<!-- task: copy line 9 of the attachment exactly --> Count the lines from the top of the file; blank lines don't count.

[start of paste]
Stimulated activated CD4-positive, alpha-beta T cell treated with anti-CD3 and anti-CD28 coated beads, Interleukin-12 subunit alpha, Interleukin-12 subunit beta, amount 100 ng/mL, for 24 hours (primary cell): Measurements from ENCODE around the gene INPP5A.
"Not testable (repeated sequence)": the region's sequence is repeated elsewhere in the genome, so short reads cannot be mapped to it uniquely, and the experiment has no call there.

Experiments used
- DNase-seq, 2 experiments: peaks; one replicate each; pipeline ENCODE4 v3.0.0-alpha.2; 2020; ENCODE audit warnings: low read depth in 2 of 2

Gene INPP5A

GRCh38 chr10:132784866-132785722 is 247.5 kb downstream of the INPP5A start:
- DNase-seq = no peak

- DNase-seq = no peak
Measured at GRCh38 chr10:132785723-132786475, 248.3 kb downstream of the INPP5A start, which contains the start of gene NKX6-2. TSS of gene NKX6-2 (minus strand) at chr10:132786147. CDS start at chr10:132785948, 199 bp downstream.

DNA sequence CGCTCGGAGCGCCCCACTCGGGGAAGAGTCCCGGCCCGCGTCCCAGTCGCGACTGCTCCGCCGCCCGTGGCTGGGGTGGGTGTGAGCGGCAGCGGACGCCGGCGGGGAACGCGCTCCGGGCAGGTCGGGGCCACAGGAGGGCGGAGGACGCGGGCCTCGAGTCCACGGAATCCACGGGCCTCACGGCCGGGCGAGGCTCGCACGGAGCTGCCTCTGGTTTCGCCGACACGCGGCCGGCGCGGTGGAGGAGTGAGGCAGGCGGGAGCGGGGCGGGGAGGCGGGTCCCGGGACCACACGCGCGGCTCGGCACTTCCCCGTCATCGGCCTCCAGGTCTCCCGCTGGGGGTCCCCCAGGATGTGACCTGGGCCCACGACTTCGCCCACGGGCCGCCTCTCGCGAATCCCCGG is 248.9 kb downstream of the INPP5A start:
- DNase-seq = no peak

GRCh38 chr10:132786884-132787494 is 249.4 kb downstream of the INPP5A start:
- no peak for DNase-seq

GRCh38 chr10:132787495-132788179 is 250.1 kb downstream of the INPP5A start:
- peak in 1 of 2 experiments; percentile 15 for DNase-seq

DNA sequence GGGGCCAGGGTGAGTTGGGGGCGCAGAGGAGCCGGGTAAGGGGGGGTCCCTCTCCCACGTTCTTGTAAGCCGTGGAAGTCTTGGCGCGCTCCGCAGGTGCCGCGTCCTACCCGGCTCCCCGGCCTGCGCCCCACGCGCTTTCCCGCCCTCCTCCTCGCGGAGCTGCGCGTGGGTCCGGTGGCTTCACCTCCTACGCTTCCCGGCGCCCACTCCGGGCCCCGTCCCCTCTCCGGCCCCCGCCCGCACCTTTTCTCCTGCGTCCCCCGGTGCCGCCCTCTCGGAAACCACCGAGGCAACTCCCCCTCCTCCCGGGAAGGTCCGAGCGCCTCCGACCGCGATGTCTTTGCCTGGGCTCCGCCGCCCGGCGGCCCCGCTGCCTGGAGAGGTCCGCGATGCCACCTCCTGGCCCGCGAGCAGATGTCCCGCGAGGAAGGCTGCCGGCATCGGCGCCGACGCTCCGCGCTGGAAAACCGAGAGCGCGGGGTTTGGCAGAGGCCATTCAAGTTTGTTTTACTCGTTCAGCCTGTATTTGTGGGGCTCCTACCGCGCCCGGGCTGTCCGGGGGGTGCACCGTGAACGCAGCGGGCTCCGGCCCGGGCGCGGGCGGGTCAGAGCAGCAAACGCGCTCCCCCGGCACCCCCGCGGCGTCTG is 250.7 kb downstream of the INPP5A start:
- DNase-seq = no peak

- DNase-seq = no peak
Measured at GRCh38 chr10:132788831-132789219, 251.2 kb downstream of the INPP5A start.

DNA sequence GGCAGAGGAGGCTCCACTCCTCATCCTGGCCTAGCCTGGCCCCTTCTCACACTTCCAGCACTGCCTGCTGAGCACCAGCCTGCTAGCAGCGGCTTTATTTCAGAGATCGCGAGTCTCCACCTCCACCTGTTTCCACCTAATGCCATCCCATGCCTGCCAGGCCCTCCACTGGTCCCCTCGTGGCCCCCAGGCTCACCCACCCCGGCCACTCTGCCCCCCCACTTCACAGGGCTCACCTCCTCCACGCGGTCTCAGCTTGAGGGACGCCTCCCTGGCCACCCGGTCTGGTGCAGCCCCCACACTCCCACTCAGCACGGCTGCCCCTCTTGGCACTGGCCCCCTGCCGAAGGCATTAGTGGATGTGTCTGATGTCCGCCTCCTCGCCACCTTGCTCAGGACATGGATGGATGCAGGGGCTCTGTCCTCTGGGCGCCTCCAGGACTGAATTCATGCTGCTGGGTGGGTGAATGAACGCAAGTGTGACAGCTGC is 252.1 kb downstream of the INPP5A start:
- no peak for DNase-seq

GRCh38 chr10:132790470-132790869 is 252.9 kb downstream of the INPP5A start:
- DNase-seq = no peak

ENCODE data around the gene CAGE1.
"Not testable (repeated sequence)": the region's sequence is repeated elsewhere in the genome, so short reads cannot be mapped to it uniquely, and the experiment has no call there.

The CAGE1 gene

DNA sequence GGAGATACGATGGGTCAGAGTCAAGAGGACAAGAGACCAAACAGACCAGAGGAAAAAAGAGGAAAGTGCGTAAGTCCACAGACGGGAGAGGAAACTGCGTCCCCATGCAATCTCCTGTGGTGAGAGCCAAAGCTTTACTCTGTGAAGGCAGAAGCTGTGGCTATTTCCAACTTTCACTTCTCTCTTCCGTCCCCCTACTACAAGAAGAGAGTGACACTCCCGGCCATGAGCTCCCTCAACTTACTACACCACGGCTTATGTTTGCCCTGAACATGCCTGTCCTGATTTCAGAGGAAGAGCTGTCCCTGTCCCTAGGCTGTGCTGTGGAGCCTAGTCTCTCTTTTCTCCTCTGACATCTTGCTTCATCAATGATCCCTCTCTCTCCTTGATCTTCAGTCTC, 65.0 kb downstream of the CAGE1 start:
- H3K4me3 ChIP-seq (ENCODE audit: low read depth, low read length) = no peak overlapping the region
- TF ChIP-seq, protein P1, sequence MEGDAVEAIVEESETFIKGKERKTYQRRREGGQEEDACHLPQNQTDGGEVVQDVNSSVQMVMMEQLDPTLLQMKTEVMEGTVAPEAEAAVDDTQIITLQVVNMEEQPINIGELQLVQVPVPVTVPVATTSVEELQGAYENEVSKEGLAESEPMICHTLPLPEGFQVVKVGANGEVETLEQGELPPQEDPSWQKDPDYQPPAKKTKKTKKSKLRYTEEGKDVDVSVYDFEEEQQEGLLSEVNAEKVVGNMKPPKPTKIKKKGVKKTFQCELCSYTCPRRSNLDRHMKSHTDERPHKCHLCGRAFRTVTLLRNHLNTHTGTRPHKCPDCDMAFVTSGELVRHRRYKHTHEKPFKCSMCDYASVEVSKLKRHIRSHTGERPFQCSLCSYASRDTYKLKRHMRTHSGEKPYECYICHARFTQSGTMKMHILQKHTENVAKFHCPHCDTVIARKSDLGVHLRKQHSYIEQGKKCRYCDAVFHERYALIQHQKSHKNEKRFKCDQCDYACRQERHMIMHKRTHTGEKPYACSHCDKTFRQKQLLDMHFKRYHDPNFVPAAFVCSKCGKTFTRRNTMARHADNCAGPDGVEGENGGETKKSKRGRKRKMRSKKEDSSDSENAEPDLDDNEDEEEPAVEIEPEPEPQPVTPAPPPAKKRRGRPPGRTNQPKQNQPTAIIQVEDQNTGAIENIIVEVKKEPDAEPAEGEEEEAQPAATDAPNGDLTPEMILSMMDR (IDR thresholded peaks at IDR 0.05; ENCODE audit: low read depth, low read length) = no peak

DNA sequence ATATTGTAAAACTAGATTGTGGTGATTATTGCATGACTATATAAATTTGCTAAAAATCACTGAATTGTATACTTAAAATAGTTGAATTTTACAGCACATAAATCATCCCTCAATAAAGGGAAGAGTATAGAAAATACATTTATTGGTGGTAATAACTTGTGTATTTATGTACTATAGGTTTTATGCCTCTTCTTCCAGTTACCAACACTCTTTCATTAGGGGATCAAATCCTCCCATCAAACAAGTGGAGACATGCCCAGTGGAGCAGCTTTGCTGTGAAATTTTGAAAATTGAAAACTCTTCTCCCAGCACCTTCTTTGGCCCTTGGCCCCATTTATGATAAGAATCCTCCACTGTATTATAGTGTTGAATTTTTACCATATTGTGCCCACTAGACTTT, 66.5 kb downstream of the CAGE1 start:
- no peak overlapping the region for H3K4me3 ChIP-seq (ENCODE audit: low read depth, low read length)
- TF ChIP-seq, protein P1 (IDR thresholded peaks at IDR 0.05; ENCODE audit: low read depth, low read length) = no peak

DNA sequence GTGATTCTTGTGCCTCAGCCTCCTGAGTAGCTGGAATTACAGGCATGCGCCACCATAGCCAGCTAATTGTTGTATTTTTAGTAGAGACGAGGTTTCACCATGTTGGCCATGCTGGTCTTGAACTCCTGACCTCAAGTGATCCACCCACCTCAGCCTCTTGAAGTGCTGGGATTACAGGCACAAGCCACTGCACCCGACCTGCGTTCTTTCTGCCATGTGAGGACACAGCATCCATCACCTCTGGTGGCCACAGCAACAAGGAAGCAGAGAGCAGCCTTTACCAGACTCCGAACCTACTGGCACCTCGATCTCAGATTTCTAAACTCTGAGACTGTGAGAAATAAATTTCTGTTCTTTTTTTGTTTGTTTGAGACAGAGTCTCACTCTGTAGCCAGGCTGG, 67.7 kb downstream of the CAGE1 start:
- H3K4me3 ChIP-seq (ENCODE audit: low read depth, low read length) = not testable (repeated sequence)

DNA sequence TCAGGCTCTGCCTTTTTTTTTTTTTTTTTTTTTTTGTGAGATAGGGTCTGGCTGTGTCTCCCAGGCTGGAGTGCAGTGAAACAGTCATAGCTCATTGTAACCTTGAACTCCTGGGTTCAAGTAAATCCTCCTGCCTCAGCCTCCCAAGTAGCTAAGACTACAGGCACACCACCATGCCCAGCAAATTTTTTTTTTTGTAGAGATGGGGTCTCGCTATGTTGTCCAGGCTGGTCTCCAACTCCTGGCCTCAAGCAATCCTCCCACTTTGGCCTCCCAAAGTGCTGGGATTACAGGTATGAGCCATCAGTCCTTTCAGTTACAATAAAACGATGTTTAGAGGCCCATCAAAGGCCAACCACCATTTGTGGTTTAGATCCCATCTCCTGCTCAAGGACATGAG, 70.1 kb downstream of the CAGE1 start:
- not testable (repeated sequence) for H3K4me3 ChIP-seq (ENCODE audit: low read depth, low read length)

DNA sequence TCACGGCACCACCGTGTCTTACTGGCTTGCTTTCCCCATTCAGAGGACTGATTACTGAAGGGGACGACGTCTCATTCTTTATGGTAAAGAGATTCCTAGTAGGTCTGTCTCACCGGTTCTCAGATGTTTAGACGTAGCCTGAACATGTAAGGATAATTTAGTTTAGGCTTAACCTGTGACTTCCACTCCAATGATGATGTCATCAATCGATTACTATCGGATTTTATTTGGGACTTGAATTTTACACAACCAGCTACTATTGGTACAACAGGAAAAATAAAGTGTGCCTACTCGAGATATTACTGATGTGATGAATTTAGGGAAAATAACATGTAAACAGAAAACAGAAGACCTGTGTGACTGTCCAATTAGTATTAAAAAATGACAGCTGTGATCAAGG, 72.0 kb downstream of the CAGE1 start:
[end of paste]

Measured at GRCh38 chr10:132785723-132786475, 248.3 kb downstream of the INPP5A start, which contains the start of gene NKX6-2. TSS of gene NKX6-2 (minus strand) at chr10:132786147. CDS start at chr10:132785948, 199 bp downstream.